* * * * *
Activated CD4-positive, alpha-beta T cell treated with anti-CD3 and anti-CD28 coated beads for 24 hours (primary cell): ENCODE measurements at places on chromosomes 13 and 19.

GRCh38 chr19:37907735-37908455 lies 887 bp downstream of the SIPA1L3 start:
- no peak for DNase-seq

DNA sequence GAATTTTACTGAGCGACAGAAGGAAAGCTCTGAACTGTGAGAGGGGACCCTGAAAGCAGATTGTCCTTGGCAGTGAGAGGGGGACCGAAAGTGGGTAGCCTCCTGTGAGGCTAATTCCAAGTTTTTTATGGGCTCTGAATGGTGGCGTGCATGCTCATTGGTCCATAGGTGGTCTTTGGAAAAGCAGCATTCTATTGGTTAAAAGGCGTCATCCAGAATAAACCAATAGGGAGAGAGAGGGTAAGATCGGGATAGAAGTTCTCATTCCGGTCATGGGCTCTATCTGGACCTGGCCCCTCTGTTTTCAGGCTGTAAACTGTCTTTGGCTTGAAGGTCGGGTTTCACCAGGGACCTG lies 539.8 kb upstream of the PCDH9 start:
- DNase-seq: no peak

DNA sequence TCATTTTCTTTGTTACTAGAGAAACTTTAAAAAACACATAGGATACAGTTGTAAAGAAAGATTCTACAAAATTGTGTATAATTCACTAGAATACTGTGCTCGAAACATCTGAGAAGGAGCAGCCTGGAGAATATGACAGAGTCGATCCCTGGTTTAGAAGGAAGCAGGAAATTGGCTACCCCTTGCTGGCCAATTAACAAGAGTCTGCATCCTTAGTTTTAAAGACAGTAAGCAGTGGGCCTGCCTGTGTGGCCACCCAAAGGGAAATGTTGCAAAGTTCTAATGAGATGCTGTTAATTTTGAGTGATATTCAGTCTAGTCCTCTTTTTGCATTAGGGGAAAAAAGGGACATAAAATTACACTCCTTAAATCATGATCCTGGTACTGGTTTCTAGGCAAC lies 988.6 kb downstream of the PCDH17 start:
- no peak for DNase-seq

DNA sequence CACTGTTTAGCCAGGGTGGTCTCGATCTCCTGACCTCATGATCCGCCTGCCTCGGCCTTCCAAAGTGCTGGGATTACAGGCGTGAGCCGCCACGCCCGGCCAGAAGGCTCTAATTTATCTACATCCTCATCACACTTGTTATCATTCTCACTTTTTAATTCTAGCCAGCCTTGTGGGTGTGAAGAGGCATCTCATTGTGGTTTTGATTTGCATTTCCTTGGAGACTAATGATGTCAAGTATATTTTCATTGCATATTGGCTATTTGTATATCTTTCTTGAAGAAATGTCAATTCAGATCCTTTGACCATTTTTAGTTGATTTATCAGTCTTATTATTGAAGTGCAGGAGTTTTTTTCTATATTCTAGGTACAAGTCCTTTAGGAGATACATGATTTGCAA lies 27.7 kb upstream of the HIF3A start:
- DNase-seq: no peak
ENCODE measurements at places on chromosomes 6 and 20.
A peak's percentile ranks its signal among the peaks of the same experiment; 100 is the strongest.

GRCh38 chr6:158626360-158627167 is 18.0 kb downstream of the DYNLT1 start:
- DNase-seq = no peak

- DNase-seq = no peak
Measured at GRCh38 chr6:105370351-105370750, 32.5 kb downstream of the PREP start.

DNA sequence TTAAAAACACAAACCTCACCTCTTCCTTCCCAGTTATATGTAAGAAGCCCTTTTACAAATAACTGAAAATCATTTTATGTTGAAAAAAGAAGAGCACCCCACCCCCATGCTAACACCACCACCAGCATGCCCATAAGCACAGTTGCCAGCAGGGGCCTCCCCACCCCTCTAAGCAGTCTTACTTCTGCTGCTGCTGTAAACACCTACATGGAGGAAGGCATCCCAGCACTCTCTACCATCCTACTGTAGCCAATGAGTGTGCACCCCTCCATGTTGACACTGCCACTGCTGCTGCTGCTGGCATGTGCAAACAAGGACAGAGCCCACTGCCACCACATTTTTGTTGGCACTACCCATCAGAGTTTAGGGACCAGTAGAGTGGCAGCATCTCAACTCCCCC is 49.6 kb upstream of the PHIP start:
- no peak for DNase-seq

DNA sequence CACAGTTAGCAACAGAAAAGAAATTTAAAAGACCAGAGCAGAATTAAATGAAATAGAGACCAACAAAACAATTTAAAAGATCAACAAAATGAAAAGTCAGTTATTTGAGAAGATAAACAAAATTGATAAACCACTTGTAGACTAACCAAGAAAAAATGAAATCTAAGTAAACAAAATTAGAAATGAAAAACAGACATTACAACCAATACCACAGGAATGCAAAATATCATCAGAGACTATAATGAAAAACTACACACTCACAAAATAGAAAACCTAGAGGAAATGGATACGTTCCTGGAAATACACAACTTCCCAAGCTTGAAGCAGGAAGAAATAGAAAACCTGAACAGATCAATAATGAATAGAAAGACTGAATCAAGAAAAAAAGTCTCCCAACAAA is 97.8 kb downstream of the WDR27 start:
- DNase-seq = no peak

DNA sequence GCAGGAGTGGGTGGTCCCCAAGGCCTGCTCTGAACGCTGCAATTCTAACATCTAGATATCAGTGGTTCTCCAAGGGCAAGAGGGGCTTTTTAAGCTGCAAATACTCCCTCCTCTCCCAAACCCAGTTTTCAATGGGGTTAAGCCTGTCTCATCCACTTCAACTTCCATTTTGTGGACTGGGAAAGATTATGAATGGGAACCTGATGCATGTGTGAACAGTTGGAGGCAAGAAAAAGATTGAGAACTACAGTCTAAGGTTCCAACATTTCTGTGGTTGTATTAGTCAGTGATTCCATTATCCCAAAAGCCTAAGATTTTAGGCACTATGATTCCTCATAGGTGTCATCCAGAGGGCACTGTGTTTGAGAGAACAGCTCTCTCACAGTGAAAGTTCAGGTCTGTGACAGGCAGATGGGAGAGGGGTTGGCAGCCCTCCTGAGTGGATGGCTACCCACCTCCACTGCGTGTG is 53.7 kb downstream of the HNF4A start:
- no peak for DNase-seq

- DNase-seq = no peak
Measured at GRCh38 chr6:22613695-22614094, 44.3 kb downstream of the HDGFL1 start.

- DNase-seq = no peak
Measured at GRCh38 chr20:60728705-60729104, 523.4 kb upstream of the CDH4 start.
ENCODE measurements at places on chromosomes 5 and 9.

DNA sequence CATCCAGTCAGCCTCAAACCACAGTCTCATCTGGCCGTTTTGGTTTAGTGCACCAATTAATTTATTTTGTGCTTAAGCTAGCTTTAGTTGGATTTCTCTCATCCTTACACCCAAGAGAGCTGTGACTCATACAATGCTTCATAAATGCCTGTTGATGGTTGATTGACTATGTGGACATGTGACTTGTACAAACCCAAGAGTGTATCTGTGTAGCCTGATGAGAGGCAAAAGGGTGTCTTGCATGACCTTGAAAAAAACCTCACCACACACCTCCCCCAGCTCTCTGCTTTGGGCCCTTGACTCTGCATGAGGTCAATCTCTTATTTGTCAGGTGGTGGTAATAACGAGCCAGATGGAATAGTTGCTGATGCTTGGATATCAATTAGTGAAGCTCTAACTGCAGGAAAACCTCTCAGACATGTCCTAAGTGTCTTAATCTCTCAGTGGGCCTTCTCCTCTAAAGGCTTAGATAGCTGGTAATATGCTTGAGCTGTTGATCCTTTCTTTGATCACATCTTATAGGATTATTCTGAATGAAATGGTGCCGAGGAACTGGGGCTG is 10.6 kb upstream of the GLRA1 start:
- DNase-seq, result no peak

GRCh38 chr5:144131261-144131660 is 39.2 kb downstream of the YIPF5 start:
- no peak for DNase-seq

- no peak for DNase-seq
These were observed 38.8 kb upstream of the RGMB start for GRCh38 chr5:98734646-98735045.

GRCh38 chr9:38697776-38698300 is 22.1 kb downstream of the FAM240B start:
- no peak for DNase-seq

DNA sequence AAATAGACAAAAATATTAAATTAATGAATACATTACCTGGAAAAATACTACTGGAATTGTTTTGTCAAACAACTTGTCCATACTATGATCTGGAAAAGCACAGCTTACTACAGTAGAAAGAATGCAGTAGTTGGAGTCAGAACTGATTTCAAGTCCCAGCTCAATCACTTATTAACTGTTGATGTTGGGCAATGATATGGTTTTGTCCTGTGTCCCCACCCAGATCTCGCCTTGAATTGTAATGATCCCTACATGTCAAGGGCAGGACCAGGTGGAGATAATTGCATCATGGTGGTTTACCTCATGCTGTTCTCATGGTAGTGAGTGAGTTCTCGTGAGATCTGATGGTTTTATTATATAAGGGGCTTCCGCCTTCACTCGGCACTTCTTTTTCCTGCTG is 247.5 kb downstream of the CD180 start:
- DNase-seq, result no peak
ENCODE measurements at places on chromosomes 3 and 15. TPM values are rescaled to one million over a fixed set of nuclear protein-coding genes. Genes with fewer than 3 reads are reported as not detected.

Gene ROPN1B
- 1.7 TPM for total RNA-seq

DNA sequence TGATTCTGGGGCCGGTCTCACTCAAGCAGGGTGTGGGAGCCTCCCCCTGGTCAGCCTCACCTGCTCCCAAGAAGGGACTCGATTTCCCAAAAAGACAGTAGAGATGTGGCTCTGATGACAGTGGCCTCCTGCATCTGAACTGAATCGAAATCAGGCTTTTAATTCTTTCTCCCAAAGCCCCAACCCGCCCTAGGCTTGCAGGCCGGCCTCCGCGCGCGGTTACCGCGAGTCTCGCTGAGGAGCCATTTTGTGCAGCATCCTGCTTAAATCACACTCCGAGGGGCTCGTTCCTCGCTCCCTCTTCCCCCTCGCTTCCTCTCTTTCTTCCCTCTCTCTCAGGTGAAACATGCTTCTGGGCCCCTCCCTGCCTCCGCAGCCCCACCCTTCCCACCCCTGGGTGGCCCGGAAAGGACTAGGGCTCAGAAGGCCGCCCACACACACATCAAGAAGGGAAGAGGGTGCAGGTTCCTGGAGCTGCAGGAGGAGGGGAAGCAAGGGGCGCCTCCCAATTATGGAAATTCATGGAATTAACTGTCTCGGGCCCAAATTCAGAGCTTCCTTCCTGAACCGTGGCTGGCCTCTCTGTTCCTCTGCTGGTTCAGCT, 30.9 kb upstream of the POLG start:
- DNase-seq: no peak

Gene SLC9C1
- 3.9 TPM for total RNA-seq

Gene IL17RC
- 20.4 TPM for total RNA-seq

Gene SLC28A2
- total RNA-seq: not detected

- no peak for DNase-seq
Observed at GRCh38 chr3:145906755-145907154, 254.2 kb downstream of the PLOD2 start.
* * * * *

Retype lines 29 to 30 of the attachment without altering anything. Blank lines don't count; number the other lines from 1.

GRCh38 chr5:144131261-144131660 is 39.2 kb downstream of the YIPF5 start:
- no peak for DNase-seq